afloat, and the oarfmen making at that moment 
the moil vigorous exertions, we once more got 
intg deep water -, it was net, however, until 
after many minutes that we were fafely out of 
the tremendous furf. A boat, with a pair of 
oars only, that attempted to follow us, was 
overwhelmed in an inftant by a wave which 
broke over her : it was in vain to think of 
attempting to give any afliftance to her crew, 
and we were obliged for a time to endure the 
painful thought that they might be ftruggling 
with death within a few yards of us; but be- 
fore we loft, fight of the ihore we had the 
fatisfaction of beholding them all ftanding in 
fafety on the beach, which they had reached 
by fwimming. 

After having been detained about feven days 
at Fort Erie,, the wind veered about in our fa- 
vour, the lignal gun was fired, the paffengers 
repaired on board, and at half an hour before 
fun-fe't we launched forth into the lake. It 
was much fach another evening as that 0:1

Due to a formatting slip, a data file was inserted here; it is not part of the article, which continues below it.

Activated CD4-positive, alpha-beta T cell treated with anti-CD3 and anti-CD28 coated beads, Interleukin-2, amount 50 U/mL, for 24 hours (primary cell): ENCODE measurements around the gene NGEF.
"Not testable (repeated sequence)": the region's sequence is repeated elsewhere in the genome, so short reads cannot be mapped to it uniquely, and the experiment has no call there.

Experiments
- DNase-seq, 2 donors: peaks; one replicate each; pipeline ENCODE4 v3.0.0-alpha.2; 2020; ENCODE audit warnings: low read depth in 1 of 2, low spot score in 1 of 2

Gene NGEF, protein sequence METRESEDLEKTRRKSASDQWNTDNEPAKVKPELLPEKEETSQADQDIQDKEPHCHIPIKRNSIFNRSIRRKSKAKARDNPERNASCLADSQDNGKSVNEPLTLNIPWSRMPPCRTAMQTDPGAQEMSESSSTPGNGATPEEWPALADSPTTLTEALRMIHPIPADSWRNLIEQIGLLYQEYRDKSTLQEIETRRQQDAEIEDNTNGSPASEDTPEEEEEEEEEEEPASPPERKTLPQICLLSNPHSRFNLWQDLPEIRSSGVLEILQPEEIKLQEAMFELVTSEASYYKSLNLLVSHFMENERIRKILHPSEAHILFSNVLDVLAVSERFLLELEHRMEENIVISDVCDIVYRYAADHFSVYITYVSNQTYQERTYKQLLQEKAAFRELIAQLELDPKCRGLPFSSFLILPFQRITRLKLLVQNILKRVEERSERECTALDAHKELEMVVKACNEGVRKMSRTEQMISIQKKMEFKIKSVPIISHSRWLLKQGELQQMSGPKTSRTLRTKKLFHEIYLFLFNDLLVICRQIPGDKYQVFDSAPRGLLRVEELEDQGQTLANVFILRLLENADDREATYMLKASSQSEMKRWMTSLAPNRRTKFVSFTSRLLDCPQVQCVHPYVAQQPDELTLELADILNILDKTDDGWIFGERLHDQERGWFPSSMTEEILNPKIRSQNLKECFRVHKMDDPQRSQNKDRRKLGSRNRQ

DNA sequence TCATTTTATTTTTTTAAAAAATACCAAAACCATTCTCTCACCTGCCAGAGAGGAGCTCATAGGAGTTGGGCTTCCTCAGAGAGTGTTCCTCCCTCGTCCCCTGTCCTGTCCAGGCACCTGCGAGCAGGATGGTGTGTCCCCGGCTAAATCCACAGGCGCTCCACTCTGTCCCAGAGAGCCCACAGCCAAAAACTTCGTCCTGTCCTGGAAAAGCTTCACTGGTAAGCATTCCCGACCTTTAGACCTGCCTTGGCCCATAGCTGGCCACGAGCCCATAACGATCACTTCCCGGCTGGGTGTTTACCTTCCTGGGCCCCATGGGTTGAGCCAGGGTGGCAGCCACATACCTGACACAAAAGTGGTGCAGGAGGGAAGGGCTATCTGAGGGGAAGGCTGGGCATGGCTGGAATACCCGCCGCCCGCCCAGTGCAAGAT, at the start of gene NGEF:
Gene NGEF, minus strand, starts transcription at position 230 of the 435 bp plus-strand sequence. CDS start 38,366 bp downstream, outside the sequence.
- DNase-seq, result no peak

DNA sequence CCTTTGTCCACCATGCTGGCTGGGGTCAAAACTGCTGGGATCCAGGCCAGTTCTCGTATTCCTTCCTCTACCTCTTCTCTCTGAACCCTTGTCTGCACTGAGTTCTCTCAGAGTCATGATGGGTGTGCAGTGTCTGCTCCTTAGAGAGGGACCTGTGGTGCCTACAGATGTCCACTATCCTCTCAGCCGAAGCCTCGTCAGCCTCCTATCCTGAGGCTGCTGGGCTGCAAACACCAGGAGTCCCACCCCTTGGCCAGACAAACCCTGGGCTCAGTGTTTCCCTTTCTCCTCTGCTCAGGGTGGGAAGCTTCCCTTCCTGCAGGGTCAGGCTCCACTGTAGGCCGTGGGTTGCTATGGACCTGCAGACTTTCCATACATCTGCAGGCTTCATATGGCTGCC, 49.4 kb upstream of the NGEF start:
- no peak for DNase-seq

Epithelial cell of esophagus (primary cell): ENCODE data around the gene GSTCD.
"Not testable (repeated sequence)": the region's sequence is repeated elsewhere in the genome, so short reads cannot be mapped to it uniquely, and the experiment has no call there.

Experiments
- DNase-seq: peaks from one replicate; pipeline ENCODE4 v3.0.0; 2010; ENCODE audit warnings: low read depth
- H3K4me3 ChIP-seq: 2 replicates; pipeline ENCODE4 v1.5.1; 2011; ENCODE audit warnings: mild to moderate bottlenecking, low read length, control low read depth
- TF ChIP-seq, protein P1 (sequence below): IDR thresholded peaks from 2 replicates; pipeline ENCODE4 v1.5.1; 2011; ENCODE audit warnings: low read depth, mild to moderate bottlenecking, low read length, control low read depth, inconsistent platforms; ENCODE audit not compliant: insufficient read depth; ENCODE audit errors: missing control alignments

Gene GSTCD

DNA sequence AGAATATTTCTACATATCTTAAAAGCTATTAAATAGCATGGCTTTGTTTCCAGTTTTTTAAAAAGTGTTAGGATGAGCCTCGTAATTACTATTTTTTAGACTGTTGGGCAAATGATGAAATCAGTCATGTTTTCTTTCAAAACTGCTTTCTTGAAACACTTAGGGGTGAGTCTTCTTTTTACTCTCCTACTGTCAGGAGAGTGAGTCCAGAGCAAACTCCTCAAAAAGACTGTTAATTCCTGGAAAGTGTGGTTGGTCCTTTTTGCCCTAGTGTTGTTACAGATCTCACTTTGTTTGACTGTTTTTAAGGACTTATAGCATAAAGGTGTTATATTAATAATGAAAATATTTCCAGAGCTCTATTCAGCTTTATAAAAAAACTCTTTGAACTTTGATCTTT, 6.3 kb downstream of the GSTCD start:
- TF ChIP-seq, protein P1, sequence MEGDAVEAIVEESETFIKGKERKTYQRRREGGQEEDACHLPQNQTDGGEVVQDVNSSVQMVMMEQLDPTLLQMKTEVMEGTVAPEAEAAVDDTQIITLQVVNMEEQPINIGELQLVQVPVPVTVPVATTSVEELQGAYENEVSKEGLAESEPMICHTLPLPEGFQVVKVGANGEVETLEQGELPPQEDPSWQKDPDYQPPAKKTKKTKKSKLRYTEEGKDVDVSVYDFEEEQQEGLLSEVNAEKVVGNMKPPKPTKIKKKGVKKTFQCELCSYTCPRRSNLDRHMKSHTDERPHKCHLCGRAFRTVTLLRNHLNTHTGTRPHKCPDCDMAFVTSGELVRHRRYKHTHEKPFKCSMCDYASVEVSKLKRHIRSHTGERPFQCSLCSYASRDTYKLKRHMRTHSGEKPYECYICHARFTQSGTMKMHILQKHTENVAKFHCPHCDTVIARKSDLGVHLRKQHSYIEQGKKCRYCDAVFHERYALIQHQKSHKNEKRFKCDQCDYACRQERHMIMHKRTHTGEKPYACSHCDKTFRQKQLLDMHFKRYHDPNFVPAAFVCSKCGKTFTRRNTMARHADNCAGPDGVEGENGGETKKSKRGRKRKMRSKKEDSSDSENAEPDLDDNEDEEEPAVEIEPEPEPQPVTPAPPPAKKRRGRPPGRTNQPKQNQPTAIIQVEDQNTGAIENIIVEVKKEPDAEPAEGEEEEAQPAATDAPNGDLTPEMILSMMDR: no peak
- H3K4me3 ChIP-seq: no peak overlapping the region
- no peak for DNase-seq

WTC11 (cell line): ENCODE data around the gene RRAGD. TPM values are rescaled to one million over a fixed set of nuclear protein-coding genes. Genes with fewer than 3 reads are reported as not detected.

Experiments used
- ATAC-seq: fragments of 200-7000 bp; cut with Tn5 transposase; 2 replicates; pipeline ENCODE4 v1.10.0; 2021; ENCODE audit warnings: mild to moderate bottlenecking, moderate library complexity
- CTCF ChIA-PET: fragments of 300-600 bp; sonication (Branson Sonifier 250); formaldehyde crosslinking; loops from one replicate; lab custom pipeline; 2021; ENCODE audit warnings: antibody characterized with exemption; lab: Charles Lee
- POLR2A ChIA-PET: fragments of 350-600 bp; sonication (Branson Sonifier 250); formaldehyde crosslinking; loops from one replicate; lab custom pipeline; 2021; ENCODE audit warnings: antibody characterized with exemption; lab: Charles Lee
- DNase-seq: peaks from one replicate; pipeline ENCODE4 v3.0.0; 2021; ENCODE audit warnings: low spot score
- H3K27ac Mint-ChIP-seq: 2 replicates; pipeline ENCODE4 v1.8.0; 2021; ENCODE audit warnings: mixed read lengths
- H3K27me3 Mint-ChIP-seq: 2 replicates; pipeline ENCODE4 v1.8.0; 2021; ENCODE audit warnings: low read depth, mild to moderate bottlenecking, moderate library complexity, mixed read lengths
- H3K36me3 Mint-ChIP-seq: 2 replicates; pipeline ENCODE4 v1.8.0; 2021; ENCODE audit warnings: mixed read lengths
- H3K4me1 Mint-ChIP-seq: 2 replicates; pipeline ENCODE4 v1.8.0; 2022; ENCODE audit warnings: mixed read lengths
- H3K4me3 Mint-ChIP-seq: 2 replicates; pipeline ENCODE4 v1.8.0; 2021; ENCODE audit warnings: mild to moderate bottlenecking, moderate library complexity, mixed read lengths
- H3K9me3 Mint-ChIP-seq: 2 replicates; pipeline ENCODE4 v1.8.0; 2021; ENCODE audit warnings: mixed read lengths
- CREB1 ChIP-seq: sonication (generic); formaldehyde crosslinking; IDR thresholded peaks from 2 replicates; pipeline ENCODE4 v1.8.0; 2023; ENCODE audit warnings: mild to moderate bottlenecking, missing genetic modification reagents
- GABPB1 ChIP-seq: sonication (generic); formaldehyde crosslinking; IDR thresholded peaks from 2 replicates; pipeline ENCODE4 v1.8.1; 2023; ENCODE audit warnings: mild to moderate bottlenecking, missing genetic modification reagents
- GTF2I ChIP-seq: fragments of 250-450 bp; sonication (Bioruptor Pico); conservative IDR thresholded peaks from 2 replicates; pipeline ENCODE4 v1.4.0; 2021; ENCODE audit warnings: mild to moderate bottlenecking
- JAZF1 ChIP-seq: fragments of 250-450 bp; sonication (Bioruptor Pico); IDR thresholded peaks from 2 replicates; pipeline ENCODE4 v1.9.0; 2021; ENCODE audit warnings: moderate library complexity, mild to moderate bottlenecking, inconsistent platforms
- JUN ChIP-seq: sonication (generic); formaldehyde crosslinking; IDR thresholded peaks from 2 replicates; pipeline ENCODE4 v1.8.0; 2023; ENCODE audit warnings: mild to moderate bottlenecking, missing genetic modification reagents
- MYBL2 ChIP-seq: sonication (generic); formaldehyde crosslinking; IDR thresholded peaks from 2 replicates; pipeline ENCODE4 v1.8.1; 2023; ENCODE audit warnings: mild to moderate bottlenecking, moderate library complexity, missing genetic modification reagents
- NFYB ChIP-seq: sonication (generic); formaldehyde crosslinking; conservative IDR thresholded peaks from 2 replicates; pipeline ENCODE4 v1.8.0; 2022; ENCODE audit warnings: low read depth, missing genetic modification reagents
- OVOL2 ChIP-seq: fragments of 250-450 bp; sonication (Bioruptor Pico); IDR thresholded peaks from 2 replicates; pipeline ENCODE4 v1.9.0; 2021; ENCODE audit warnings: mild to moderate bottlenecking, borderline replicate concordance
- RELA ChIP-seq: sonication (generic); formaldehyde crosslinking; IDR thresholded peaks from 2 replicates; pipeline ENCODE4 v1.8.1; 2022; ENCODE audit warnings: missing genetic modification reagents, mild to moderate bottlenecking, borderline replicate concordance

which we left Kingfton ; the vaft lake, bound- 
ed only by the horizon, glowed with the rich 
warm tints that were reflected in its unruffled 



furface from the weflern fky ; and the top 
of the tall foreft., adorning the mores, appeared 
fringed with gold, as the fun funk down be- 
hind it. There was but little wind during 
the nrfl part of the night ; but afterwards a 
frefh breeze fprang up, and by t;n o'clock the 
next morning we found ourieives forty miles 
diftant from the fort : the profperous gale, 
however, did not long continue, the iky became 
overcaft, the waves began to roll with fury, 
and the captain judging it advifable to feek a 
place of fhelter againit the impending ftorm, 
the fhip was put about, and with all poiiible 
expedition meafured back the way which we 
had jufr. made with fo much pleafure. We 
did net return, however, the whole way to 
Fort Erie, but run into a frnali bay on the fame